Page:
Your voices are sweet syrup, but you cut with razor blade tongues. I hear your slimy snickers and see your wicked eyes. I watch my back for stones and sticks hidden in your Prada bags.
You don’t have to pretend. I don’t like you either.
Photo courtesy of Pexels
The cliff juts out below like razor blades slicing up the angry water. I kick a rock over the edge.
I hate this place. You didn’t.
I pull the cardboard box from my jacket and choke back tears.
All we have left are memories.
I open the box and dump the contents on the place you proposed. When I do, a breeze blows in. The ashes fall lightly on me. I smile.
Perhaps even now you will never leave my side.
Photo courtesy of Stocksnap.io.
In response to this week’s microprose challenge over at Yeah Write.
When the temperature rises above comfortably cool, they find happiness in the shallow end of the water.
Bright colors cover their flesh, drenched in summer sweat and the smell of coconuts.
They sing their sweet song and flap their fleshy wings spraying water droplets against the lens of my favorite glasses. I find my smile under an umbrella.
It’s summer, and they are my two tropical birds in paradise.
Photo courtesy of Pexels
In response to Donna-Louise’s Prompt Pot – Birds
She’s already ten minutes late; the bus is gone.
“Let me grab socks,” I say, unfolding a pair. I look at one purple sock and one green. “Did you do this?”
A small hand stifles her giggle. “Surprise!” She shouts.
“Not again,” I sigh. “Guess you need a new chore.”
Eat her pancakes (no butter, how you like). Devour every fluffy bite doused in sticky maple syrup from Vermont. Savor the crunch of bacon, barely burnt around the edges. Drink two glasses of freshly squeezed orange juice.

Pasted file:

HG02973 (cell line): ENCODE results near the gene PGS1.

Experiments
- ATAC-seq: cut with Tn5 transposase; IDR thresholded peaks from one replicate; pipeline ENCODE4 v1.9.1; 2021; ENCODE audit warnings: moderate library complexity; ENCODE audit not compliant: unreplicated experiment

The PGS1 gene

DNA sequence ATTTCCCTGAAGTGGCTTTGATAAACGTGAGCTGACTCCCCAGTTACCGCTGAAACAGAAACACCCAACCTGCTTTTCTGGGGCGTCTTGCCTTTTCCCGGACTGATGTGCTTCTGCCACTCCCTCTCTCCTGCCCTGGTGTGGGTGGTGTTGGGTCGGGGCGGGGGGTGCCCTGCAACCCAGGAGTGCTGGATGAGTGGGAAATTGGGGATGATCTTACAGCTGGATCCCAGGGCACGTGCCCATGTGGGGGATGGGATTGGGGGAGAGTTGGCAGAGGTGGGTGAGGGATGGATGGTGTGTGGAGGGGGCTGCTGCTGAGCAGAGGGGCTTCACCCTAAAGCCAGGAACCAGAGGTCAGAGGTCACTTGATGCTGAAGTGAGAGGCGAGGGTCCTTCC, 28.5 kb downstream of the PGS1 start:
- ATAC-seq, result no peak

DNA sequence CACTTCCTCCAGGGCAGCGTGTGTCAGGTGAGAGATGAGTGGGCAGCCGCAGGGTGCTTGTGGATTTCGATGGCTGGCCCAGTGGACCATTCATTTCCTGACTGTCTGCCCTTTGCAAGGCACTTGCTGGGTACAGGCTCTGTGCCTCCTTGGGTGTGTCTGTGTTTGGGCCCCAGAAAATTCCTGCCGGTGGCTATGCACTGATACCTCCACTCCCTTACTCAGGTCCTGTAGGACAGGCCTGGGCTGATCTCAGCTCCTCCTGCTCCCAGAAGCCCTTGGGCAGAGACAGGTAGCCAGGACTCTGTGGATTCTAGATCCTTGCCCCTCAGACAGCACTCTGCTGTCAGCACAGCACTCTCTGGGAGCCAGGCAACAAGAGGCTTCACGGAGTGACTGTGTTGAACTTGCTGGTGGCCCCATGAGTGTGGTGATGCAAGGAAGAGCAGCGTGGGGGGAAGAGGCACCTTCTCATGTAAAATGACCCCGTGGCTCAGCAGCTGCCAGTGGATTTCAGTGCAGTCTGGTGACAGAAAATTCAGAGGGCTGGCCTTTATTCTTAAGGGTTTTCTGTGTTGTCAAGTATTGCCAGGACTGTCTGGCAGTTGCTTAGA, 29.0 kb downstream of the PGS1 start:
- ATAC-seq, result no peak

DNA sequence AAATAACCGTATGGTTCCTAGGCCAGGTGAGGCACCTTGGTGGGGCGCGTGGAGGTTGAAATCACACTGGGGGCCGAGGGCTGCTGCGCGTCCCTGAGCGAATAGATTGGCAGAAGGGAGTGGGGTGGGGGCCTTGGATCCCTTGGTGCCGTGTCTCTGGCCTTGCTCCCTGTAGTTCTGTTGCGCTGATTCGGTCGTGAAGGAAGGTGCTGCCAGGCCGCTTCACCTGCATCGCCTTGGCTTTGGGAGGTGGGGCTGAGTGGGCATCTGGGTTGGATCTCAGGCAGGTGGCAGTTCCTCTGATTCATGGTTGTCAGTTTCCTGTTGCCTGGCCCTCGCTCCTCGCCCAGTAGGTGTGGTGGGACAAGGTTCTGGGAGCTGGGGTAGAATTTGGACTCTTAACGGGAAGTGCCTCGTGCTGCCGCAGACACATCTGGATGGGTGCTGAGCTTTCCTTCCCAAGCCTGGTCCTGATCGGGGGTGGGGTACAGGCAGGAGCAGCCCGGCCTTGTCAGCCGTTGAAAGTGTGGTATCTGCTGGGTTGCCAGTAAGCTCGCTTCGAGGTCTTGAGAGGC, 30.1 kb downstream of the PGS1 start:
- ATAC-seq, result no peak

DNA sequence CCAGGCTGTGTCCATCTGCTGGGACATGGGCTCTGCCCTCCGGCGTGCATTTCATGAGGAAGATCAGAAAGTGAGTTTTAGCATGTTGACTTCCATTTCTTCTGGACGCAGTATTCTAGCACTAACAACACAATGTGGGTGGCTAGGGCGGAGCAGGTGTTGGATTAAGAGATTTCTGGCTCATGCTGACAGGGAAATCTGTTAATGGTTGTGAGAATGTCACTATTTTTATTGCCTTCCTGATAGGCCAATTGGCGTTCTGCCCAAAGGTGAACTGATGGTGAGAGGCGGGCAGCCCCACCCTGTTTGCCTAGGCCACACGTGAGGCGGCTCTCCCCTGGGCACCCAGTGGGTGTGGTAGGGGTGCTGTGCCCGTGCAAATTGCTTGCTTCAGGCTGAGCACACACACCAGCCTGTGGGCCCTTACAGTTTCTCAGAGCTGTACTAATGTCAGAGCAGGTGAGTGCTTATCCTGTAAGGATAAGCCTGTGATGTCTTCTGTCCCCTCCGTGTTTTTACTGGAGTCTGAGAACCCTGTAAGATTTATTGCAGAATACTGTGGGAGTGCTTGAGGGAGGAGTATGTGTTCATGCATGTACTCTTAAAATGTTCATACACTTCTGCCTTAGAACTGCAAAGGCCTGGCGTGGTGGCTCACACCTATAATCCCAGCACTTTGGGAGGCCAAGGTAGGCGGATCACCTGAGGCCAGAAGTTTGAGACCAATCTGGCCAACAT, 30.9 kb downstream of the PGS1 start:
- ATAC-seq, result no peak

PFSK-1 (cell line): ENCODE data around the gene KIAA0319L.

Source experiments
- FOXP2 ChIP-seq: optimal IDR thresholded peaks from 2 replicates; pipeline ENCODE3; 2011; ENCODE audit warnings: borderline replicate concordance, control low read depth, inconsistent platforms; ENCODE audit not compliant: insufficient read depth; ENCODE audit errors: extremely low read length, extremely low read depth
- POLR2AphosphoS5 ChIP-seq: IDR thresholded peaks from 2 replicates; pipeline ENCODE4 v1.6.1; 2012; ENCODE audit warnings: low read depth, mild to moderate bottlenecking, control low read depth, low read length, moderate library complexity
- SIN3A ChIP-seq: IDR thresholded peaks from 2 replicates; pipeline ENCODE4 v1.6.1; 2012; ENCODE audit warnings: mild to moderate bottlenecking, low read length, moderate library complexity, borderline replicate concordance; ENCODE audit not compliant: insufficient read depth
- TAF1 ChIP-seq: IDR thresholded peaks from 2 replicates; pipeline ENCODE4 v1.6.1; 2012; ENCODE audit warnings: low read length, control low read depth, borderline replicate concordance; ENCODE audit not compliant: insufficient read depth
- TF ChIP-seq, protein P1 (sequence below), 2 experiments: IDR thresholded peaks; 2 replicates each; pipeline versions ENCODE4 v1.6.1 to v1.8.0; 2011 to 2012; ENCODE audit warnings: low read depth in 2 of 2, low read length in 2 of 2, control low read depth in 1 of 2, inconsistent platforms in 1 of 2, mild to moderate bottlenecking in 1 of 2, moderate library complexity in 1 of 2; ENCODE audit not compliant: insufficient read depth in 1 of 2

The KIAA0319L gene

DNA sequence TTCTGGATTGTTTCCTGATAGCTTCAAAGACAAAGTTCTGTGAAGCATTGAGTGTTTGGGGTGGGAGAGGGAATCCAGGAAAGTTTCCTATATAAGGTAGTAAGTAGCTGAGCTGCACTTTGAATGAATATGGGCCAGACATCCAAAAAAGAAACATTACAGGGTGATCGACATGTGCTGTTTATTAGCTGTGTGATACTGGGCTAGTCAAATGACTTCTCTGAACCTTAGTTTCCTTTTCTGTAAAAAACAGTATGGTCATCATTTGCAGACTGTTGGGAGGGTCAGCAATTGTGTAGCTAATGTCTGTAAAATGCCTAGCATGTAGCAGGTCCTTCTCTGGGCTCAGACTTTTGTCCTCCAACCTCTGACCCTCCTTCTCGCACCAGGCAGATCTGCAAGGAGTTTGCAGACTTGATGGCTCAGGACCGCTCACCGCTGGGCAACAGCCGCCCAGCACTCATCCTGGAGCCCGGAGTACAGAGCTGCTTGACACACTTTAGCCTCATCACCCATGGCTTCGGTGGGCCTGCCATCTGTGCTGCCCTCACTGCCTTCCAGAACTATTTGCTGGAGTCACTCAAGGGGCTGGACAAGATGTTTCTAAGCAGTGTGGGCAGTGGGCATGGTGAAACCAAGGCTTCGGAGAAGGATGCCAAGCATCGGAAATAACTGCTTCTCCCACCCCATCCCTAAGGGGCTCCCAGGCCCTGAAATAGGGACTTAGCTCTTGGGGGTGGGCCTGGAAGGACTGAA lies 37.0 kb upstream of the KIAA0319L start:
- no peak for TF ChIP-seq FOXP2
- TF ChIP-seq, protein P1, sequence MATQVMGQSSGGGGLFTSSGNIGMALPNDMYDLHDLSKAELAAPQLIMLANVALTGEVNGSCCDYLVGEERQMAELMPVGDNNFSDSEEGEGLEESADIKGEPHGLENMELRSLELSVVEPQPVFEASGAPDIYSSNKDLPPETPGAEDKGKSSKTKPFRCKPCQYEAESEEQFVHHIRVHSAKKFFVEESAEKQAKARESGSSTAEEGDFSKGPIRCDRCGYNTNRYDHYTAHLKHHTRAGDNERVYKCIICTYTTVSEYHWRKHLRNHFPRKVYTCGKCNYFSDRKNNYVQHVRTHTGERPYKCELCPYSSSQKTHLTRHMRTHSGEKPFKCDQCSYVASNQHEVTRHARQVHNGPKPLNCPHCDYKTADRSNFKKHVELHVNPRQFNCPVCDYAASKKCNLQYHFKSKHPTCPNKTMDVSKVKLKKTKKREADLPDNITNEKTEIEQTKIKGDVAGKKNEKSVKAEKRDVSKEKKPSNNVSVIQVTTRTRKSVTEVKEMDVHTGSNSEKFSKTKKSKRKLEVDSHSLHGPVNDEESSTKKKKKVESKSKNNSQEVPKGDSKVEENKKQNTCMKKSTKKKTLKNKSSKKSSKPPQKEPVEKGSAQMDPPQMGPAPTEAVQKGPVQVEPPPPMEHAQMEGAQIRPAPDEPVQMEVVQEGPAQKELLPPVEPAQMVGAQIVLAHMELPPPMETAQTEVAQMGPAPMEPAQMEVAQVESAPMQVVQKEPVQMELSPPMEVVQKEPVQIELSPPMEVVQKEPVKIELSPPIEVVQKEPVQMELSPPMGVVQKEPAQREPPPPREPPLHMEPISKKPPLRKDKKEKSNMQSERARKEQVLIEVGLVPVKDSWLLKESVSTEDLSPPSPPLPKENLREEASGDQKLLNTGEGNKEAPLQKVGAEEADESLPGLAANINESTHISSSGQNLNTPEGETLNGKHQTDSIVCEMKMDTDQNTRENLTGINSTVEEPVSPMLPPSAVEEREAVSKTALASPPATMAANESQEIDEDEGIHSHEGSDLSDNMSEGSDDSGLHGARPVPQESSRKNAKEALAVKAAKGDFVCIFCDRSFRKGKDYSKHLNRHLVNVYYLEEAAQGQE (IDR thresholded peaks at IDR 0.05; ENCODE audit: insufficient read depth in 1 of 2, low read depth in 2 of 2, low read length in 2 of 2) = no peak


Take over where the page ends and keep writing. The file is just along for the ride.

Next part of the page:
Once your plate is barren, admit it’s over.
Smile, walking out the door.
Photo courtesy of Brigitte Tohm/Unsplash
This is in response to this month’s microprose challenge at Yeah Write. Interested? Go over at give it a go! Voting starts at 10pm tonight =)
My daughter shoved her finger at a photo of my mom. “Gigi is up,” she asserted, a story I hadn’t told her.
My mom’s voice echoed, believe in miracles.
That night, darkness unfolded from dusk and I saw her shining among stars.
With gentle force, she pulled the tattered sheet off the ornate dresser. A cloud of dust plumed into the air, swirling around the wooden beauty. It was full of curves: soft to look at, but hard to the touch as she traced her fingers across each hand-carved detail.
She imagined her grandmother’s perfumes that once were displayed upon it: potent and flowery. Its finish had been worn from it being opened and closed, battered and bumped, over the years. It was her plan to give it life, once more.
She opened the smooth plastic container of chalk paint, and a new, clean smell filled the space. Gentle brush strokes covered each camber and cranny with paint. Once the paint dried, she used the coarse edge of her sanding block and found her rhythm. Sweat dripped down her forehead and onto her temples as she distressed and sanded each edge to perfection.
Once she was done buffing and shining the sticky wax, she stopped to stand and marvel that something old was new again.
Photo courtesy of Nathan Anderson/Stocksnap.io